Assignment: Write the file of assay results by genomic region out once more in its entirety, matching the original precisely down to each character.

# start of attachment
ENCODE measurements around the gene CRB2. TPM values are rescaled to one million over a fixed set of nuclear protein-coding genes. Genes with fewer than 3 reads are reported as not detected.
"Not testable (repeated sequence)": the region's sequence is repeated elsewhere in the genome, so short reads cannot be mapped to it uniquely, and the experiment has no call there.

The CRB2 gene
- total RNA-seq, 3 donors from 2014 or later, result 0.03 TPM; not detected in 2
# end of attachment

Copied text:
ENCODE measurements around the gene CRB2. TPM values are rescaled to one million over a fixed set of nuclear protein-coding genes. Genes with fewer than 3 reads are reported as not detected.
"Not testable (repeated sequence)": the region's sequence is repeated elsewhere in the genome, so short reads cannot be mapped to it uniquely, and the experiment has no call there.

The CRB2 gene
- total RNA-seq, 3 donors from 2014 or later, result 0.03 TPM; not detected in 2